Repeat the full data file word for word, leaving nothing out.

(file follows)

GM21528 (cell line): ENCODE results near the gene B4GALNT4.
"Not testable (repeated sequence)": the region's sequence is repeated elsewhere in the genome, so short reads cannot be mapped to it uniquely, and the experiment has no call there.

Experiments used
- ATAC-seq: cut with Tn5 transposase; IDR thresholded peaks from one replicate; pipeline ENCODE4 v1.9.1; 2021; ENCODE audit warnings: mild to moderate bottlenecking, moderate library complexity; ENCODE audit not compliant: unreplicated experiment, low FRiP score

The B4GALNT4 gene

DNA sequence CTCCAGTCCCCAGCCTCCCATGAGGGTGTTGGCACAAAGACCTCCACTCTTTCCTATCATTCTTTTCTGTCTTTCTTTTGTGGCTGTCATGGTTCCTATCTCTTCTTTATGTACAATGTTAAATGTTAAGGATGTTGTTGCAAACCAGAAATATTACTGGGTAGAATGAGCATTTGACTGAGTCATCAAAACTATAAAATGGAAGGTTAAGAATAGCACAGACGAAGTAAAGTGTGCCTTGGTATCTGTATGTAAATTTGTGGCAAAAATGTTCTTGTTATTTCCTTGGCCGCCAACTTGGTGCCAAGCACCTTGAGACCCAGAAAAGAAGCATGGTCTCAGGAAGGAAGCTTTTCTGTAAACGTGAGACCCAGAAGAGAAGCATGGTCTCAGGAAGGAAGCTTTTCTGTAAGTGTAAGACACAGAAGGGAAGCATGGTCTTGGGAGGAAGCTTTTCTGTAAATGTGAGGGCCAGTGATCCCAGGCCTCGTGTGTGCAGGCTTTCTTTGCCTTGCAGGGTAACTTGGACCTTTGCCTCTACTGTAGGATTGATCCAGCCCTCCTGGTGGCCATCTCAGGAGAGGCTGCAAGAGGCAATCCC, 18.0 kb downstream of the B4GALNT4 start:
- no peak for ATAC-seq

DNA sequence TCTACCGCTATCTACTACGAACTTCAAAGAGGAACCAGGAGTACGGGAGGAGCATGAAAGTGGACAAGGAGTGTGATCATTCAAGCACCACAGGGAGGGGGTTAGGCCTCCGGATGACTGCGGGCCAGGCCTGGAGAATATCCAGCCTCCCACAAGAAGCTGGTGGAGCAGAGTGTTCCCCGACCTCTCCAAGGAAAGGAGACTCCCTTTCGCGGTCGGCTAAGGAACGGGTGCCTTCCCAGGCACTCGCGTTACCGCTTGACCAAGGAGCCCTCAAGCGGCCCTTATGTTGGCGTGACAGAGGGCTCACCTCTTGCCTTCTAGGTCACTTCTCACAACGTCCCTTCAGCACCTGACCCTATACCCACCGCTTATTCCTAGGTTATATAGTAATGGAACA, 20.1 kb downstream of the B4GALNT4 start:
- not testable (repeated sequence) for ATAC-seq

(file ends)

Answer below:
GM21528 (cell line): ENCODE results near the gene B4GALNT4.
"Not testable (repeated sequence)": the region's sequence is repeated elsewhere in the genome, so short reads cannot be mapped to it uniquely, and the experiment has no call there.

Experiments used
- ATAC-seq: cut with Tn5 transposase; IDR thresholded peaks from one replicate; pipeline ENCODE4 v1.9.1; 2021; ENCODE audit warnings: mild to moderate bottlenecking, moderate library complexity; ENCODE audit not compliant: unreplicated experiment, low FRiP score

The B4GALNT4 gene

DNA sequence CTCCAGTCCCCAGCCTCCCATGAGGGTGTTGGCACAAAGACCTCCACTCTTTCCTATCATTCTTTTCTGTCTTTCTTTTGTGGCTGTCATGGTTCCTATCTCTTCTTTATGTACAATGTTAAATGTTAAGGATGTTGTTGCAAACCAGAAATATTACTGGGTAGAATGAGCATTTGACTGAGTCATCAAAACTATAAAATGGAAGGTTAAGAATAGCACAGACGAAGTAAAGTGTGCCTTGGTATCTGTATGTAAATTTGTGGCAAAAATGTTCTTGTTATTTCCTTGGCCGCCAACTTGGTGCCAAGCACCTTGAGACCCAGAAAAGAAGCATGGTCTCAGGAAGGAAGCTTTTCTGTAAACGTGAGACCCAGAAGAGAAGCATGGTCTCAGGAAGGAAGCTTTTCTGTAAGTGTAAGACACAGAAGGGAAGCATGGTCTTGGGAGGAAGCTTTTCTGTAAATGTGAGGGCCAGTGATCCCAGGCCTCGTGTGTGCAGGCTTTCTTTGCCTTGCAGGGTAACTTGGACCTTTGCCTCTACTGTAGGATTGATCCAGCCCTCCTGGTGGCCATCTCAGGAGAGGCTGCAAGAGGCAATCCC, 18.0 kb downstream of the B4GALNT4 start:
- no peak for ATAC-seq

DNA sequence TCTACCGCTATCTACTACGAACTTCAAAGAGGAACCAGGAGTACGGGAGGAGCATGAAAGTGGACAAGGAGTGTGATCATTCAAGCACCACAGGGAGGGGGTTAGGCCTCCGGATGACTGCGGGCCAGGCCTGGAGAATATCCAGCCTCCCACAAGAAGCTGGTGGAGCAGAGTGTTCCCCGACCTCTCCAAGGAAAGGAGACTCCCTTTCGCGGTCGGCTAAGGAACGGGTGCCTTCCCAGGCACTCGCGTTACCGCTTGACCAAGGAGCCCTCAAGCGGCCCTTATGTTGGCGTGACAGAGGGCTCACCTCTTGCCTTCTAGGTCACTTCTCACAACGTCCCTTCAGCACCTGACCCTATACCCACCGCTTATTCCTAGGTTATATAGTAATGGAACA, 20.1 kb downstream of the B4GALNT4 start:
- not testable (repeated sequence) for ATAC-seq